Adam Ewing and Mariko Yasu Stockholm
SONY IS eliminating about 15 percent of its cellphone unit’s workforce to reduce costs at a business that trails Apple and Samsung Electronics.
Japan’s largest exporter of consumer electronics said yesterday that the reduction of about 1 000 jobs would mainly be in Sweden.
About 650 positions would be cut from its cellular division’s headquarters in the town of Lund, and the rest would primarily be consultants in the Nordic country. The unit’s headquarters would move from Lund to Tokyo, where Sony is based.
Sony is shrinking its global workforce by about 6 percent, closing plants and reorganising its businesses after posting a ¥457 billion (R48bn) net loss for the year to March amid slumping demand for its Bravia televisions, competition from South Korean rivals and a strong yen, which is eroding earnings from overseas sales.
Earlier this month the Tokyo-based company cut its profit forecast for this year to ¥20bn from ¥30bn.
“We are accelerating the integration and convergence with the wider Sony group to continue enhancing our offerings, and a more focused and efficient operational structure will help to reduce Sony Mobile’s costs, enhance time to market efficiency and bring the business back to a place of strength,” Kunimasa Suzuki, the president of Sony Mobile, said.
It would probably eliminate 700 jobs this financial year and about 300 jobs next year at the cellphone unit, spokesman Keita Sanekata said, adding that the cuts were part of a plan to reduce the workforce by 10 000 workers.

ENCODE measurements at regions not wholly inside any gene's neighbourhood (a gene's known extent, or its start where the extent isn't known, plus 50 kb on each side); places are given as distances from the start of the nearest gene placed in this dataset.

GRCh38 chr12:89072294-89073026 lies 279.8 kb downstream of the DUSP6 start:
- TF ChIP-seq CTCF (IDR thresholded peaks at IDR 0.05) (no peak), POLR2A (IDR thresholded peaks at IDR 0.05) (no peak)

When Moody’s Investors Service placed Sony’s credit ratings under review for a possible downgrade on August 6, the rating agency said the company’s television and cellphone businesses “continue to be plagued by structural challenges, such as the commoditisation and maturity of major products, rapid technological changes, and intense global competition”.
Sony’s shares declined 0.3 percent in Tokyo trading yesterday and have plummeted 33 percent this year.
The company bought Ericsson’s half of their 10-year-old cellphone joint venture Sony Ericsson Mobile Communications for e1.05bn (R10.8bn) in February.
Sony, which makes the Xperia handset, had a 4.2 percent share of the global smartphone market last year, lagging behind Nokia, HTC Corporation and Research In Motion, according to researcher Gartner.
Apple topped the ranking with an 18.9 percent market share, followed by Samsung with 18.5 percent. – Bloomberg